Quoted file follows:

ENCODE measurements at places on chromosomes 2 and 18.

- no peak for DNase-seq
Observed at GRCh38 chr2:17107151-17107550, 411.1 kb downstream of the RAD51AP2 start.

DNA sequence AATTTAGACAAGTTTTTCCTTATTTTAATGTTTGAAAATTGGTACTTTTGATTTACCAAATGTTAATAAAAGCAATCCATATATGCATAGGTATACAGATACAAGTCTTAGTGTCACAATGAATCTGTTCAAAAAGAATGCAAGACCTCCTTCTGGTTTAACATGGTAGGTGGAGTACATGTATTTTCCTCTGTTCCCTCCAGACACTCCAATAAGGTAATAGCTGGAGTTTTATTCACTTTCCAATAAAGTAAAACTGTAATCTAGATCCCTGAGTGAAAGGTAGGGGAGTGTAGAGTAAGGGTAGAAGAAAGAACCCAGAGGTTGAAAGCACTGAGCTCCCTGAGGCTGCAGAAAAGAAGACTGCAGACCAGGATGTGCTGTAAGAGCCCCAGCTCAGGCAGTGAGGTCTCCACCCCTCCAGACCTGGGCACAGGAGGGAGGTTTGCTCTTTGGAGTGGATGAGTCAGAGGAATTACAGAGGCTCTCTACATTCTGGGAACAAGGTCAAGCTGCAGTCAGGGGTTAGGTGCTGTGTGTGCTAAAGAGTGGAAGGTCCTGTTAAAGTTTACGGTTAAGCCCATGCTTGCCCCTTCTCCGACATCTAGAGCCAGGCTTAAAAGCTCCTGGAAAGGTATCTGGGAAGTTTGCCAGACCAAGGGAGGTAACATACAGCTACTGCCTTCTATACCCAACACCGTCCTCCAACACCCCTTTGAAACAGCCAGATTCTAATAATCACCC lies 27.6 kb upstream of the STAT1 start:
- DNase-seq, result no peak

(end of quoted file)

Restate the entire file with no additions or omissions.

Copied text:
ENCODE measurements at places on chromosomes 2 and 18.

- no peak for DNase-seq
Observed at GRCh38 chr2:17107151-17107550, 411.1 kb downstream of the RAD51AP2 start.

DNA sequence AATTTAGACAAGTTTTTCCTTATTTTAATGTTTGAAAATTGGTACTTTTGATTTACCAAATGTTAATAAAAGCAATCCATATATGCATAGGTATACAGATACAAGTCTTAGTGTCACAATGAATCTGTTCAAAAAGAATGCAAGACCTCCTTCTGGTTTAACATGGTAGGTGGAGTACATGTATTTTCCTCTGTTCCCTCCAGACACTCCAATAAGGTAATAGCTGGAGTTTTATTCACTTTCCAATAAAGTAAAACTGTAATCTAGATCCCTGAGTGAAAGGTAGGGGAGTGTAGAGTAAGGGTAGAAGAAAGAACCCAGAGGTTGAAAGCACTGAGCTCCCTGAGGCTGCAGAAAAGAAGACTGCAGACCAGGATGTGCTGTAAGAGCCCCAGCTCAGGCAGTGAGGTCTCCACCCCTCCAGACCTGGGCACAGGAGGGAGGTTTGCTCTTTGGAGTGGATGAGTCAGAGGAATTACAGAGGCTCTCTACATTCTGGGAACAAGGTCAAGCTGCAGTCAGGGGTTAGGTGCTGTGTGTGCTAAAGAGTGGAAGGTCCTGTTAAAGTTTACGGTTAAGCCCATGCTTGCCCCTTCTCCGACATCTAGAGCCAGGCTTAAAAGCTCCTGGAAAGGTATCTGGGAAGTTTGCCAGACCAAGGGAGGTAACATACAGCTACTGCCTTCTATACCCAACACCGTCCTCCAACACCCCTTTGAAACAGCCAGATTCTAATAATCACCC lies 27.6 kb upstream of the STAT1 start:
- DNase-seq, result no peak